The chilly winds swept over the Lake Erie ice. The mist and damp, of an overnight cloudburst, lingered and added to the feeling of late autumn. It was May 1st in Western New York.
We arrived early at Nativity Church, the brick-fronted, Georgian style edifice, in suburban Orchard Park. The cars were already strewn about in a scatter of empty metal carriages. Each awaiting their occupants with the patience of inanimate obedience.
Our godchild, was about to make her first Holy Communion. It is an esoteric ritual, clouded in antiquity. It represents the transubstantiation of matter into being. Most of us never understood the concept, but it was a right of passage that each of us went through in turn, uncomplaining, generation after generation, reaffirming a two thousand year old ideology.
The pews were crowded with grandparents and beaming relatives. Our own seats were a glimmer of polished and contoured wood, with red-padded kneelers and racks for hymnals and bulletins. It contained the proud parents. The grandparents were observant representatives of a generation past. Mary and I, the godparents, finished out the row. Many, many families stood similarly, row upon expectant row of communal celebrants, participating in a familiar and age-old ritual. Thoughts of our own first communions, and the accompanying well spring of memories, lent an air of nostalgia to the proceedings.
The children were bedecked in a patterned array of white lace and sober blue broadcloth. They looked as miniature brides and grooms marching two by two, down the aisle of tomorrow. Anxious parents, equipped with a dazzling array of expensive photographic equipment, jockeyed for line of sight positions to capture a moment of memory. The mood was festive. The occasional squawk of younger siblings seemed to punctuate and enhance the familial and communal nature of the event.
The Mass, the most arcane and mystic of Catholic rituals, proceeded through its time encrusted stages. The language had evolved from Latin to English, but the ceremony itself was little changed from antiquity. The kiss of peace and a handshake with those nearest you, was a pleasant and modern addition to the rite.
The communicants filed solemnly to the altar and received, for the first time, a small wafer of bread, which was reverently placed in their cupped hands by a berobed and properly officious member of the clergy. The children responded, each in turn, "Amen" to the incantation "Body of Christ," and placed the host upon their tongue. It represented a receiving, in spiritual form, of the body of Christ. They, each of these junior Catholics, were nervous and expectant. They did not fully understand the ceremony, but were aware in a visceral sense, of the import and seriousness of the rite in which we were collectively engaged. They sang, in the clear ringing pitch of young children, a song of happiness and devotion.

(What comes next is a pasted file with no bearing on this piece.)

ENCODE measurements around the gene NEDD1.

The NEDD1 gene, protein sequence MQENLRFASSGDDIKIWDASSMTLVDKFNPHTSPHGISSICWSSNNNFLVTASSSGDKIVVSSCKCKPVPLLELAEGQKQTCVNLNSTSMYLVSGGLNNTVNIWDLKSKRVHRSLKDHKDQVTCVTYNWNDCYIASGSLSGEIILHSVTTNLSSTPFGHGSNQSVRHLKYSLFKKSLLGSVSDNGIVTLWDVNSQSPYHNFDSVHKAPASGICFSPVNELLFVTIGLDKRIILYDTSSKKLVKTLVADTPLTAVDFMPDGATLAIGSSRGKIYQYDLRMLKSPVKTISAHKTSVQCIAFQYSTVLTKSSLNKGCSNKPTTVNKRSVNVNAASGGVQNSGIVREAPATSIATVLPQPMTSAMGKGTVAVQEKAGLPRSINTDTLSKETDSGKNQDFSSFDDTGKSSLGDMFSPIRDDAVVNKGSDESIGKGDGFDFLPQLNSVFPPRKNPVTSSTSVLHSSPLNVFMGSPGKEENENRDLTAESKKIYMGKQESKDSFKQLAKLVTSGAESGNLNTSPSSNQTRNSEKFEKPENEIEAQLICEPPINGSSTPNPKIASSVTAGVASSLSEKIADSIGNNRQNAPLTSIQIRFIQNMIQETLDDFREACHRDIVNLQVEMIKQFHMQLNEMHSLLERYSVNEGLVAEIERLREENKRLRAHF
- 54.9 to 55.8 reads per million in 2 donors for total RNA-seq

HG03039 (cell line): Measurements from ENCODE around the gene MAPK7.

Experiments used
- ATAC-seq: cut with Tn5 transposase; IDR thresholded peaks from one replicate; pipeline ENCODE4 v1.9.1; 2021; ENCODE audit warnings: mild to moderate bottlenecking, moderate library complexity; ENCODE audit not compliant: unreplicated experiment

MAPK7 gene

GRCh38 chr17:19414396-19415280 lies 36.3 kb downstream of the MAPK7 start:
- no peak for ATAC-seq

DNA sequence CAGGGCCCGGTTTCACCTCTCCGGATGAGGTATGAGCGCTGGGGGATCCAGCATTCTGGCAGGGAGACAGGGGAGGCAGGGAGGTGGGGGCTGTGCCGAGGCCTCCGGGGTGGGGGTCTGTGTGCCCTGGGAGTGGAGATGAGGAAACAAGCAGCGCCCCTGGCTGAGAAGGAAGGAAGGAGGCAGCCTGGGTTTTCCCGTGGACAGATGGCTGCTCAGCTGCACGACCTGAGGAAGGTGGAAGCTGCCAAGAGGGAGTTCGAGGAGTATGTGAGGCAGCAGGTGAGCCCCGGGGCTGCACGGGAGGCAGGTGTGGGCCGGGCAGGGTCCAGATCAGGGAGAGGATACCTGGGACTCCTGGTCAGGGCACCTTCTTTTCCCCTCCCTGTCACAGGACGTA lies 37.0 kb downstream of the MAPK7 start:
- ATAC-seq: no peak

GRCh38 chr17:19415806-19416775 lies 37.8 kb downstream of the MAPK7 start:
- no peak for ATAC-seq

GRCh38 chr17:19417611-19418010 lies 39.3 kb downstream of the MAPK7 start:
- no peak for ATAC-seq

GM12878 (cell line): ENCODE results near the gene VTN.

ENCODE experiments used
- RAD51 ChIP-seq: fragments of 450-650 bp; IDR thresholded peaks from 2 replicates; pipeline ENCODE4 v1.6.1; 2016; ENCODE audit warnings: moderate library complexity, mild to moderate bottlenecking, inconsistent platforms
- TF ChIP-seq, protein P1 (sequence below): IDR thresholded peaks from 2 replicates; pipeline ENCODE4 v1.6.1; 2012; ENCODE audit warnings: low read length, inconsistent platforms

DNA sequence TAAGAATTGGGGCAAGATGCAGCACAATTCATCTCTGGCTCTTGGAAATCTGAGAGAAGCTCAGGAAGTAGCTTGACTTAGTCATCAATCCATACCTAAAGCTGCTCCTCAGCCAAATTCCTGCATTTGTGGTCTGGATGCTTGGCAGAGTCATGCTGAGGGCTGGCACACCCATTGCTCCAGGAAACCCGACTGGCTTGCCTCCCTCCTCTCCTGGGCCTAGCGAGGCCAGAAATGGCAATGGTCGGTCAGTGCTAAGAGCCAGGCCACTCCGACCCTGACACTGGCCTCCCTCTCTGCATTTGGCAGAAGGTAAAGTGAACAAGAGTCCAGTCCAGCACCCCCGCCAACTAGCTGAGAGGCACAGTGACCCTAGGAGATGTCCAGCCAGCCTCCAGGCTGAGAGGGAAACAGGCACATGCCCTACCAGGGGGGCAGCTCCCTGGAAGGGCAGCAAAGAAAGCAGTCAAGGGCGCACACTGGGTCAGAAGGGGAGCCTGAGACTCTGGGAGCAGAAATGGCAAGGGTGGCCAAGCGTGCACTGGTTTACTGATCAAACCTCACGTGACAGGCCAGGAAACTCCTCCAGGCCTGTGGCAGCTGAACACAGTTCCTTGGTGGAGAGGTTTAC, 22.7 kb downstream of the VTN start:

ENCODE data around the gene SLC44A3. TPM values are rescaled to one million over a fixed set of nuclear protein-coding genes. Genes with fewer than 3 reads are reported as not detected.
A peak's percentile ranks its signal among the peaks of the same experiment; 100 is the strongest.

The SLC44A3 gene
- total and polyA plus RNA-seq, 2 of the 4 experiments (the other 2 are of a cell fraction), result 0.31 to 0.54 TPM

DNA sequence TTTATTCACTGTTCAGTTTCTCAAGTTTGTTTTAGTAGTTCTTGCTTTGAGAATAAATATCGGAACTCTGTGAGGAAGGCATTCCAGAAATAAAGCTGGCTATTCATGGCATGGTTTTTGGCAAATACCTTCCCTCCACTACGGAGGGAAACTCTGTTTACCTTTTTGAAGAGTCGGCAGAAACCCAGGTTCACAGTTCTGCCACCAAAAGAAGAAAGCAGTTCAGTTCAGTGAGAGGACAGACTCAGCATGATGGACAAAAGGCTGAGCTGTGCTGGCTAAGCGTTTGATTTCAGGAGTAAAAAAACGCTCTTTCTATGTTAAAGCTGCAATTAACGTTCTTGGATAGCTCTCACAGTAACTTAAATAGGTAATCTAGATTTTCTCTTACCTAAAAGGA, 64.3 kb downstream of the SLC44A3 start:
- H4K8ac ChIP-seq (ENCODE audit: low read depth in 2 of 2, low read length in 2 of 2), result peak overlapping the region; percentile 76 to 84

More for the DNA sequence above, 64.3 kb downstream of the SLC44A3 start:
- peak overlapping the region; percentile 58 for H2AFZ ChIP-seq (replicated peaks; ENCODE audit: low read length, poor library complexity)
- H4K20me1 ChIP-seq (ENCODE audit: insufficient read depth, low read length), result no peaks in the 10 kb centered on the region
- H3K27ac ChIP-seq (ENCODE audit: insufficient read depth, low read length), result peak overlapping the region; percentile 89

The flicker of photographic flashes and the whirring of motorized camera drives added a background of subdued, high-tech opera, that curiously complimented the solemnity of the ritual. Next, the congregation rose and proceeded to the altar, in a similar fashion to the children, and partook of the spiritual banquet offered. It had a swaying and familiar regularity, not unlike many primitive, American-Indian ceremonies.
Lastly, a small loaf of bread was distributed to each child, to share with their families. It was a poignant reminder of the Nazarene, and his last supper, asking each of his followers to share with him the bread of life, in a spiritual communion.
The service concluded with a round of applause for the communicants and we parted, in tributaries of steel chariots, to the many family celebrations at various homes and restaurants throughout the area.
The family had chosen brunch, at a nearby Country Club, in the Town of Hamburg. We arrived, chilled with the cold, and chatted in happy tones, as we removed our coats and readied for brunch and pleasant conversation. The collective aroma of many breakfast foods was a seductive lure into the bright and airy hall. The Lake Erie Ice and the slate gray sky were visible over the green expanse of the First Fairway, on the adjacent golf course. Some few intrepid souls were pursuing this ancient Scottish custom in spite of the weather.
We sat and talked of many things, like all families and friends similarly gathered. Our god child was uncharacteristically subdued in the presence of adults and "out in public.” It is strange for us to see these children develop so quickly. Many brief visits over the years give us some perspective on how fast they grow. Their personalities emerge distinct and unique with the passage of time. Inexorably they grow towards maturity, spreading their wings and testing their boundaries. They appear more confident each time we meet.
We finish a leisurely and enjoyable brunch and take various photos of each other. It seems, on each of these occasions, that we try to preserve the moment for future enjoyment and capture in time the visages of each other, that we fear will soon pass on. Too soon will come the graduations, weddings and births that highlight the passage of time in the continuing evolution of a family.
We part reluctantly, each at sea on a life of our own. God speed, safe voyage and quick return.
Joseph Xavier Martin